Mahershala Ali appears set to claim success at this stage, having topped the category at the BAFTAs, Golden Globes and SAGs. This would mean Ali’s second win in three years, having won for his touching portrayal in 2016’s Moonlight. In Green Book, Ali exposes his more comedic side, acting as the perfect foil for Viggo Mortensen, and also deftly handles the weighted sections of the script.

However, I think that standout performance in this category is Richard E. Grant. Despite his vibrant presence in British cinema since the 1980s, Grant has never captured an American audience – until now, that is. As the effortlessly charismatic Jack Hock, Grant draws charm from the rogue swindler and makes the audience genuinely sympathise with the role. And a win for Grant would make up for his wonderful portrayal in Withnail and I being shockingly overlooked.

Adam Driver is the standout performance in BlacKkKlansman, suitably deadpan and wickedly funny while still managing to exacerbate some of the film’s more tense moments, whilst Sam Rockwell, last year’s winner, returns with his wickedly entertaining role as former President George W. Bush. Yet regrettably the film doesn’t provide him with enough screen time to pose a threat in this category, nor does A Star is Born provide Sam Elliott enough of an opportunity to make a lasting impression.

Will Win: Mahershala Ali – Green Book

Should Win: Richard E. Grant – Can You Ever Forgive Me?

Dark Horse: Richard E. Grant – Can You Ever Forgive Me?

Best Supporting Actress

NOMINEES
Amy Adams
Vice
Marina de Tavira
Roma
Regina King
If Beale Street Could Talk
Emma Stone
The Favourite
Rachel Weisz
The Favourite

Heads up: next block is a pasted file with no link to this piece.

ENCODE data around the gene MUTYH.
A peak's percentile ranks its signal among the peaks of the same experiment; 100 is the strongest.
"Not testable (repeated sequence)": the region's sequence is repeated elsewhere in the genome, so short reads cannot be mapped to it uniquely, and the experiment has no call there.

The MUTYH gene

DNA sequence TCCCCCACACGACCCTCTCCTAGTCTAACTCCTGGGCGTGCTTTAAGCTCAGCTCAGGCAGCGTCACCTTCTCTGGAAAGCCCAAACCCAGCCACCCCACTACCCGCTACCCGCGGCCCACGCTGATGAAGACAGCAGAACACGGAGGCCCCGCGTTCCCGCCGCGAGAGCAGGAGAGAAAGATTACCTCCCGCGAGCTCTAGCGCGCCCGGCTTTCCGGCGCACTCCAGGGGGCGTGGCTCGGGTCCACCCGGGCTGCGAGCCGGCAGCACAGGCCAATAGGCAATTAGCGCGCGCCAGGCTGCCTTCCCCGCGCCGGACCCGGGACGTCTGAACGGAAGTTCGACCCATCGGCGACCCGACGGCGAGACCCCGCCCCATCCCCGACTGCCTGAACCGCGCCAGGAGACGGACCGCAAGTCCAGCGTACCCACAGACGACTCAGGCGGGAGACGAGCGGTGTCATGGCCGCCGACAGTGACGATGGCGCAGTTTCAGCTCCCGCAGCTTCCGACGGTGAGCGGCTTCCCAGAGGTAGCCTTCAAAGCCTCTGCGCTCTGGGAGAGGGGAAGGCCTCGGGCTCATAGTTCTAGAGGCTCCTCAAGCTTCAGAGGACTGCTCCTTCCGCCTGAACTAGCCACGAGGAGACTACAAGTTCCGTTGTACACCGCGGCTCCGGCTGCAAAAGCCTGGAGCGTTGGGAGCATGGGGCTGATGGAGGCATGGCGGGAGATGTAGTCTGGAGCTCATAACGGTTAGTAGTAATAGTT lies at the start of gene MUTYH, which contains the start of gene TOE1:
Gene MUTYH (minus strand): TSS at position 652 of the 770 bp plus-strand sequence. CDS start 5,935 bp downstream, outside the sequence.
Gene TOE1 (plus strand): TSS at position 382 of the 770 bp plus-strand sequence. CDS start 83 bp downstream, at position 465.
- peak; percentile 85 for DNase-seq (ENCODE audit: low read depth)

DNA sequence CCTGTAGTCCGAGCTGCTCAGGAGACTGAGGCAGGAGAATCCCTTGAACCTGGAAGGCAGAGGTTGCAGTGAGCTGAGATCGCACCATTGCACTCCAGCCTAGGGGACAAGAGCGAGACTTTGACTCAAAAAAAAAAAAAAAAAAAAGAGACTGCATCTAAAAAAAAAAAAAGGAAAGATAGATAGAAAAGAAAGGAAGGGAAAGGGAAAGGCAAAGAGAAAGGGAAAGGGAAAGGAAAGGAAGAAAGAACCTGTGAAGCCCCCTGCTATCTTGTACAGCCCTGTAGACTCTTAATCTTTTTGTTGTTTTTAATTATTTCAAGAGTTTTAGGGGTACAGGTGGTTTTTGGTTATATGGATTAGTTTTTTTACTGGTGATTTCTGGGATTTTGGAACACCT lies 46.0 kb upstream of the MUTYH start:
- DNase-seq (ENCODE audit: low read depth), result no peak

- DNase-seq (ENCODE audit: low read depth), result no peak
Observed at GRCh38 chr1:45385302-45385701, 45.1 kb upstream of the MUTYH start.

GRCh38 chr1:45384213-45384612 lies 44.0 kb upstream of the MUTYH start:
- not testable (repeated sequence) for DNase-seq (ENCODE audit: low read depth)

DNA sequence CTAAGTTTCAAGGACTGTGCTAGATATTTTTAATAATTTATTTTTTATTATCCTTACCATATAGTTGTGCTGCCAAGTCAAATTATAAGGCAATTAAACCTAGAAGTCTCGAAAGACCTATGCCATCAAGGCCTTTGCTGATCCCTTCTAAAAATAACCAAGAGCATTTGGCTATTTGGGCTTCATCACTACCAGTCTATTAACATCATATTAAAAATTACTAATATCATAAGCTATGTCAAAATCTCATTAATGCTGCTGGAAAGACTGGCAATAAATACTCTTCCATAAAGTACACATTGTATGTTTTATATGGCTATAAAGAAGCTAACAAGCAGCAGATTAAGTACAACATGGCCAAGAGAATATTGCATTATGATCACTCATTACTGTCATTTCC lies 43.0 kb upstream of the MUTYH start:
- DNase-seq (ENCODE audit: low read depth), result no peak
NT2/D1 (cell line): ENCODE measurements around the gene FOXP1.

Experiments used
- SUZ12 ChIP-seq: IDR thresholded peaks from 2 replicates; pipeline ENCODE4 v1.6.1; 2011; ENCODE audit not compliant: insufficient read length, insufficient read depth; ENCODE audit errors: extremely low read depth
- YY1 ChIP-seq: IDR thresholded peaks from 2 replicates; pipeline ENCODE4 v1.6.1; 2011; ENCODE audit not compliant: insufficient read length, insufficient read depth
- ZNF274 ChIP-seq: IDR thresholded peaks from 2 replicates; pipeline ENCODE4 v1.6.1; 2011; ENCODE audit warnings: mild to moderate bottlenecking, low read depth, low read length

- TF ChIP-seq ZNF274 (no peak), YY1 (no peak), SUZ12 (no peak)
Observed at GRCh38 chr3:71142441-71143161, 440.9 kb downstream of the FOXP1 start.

The strength of the competition in this category is undeniable, yet The Favourite having two (very deserving) nominees may create something of an upset. Both Emma Stone and Rachel Weisz provide powerhouse performances in the film – the former perfectly maintains an English accent and a meticulously complex performance, while the latter is delightfully devilish and wickedly cunning. However, both (particularly Stone) feel more like leading performances – more so indeed than Olivia Colman. Because of this, and that two nominees will likely split votes, it’s likely that neither actress will leave with the award.

Instead, Regina King stands as the more predictable winner, her standout performance in If Beale Street Could Talk being the real highlight of the film. Amy Adams, too, could equally snatch victory on the night. Over the past decade, Amy Adams has traded in a considerable number of award-worthy performances, and her scene-stealing turn as Lynne Cheney in Vice would be a great way to recognise this. Marina de Tavira also gives a sensitive performance as Roma’s matriarch, capitalising on the character’s crippling loneliness.

Will Win: Regina King – If Beale Street Could Talk

Should Win: Emma Stone – The Favourite

Dark Horse: Amy Adams – Vice

As ever, this article, and the previous, present solely my own humble opinion, but I’d love to hear yours – whether you agree or not!

Francis Simmon

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Awards & FestivalsEntertainmentFilm & TV